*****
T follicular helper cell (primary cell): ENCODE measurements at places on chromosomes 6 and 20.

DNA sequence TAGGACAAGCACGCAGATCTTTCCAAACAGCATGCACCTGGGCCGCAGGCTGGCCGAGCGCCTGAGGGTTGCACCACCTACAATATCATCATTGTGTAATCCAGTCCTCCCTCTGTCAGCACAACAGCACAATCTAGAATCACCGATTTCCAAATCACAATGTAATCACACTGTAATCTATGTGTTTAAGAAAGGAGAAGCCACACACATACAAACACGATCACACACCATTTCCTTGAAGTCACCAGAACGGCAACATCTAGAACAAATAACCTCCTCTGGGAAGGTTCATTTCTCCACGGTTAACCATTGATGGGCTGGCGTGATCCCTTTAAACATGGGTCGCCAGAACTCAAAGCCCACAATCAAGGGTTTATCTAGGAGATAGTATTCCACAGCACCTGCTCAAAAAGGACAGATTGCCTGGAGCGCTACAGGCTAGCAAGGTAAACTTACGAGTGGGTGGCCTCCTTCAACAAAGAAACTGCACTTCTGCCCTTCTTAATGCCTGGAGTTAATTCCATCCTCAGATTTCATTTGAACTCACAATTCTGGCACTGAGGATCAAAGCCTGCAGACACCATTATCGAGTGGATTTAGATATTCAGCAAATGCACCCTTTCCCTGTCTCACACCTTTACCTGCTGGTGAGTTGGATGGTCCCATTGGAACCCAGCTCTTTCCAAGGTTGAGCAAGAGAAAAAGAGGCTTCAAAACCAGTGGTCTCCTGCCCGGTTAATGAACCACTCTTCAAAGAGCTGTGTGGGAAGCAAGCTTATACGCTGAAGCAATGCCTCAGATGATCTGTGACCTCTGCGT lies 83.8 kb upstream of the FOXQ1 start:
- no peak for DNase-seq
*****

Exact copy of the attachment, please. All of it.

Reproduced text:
T follicular helper cell (primary cell): ENCODE measurements at places on chromosomes 6 and 20.

DNA sequence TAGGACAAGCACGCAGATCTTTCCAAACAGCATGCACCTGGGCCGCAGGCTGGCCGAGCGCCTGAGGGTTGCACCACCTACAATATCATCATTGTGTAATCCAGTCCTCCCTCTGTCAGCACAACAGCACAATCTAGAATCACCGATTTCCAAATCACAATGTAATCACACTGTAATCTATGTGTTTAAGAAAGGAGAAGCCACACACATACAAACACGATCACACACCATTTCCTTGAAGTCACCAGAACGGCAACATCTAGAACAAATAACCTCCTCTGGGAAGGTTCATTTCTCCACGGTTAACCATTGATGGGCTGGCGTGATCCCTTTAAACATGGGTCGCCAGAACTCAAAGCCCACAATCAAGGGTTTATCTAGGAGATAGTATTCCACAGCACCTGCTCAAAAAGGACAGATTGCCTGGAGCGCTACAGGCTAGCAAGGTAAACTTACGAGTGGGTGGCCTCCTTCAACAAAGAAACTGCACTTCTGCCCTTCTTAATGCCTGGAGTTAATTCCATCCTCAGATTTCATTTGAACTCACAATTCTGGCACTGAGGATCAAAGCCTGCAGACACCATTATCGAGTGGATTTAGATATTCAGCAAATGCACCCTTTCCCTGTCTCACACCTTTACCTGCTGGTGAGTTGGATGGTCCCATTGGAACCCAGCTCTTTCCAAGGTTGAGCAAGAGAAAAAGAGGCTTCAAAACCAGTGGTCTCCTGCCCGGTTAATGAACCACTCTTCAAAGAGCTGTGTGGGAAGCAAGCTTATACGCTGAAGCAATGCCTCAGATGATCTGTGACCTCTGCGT lies 83.8 kb upstream of the FOXQ1 start:
- no peak for DNase-seq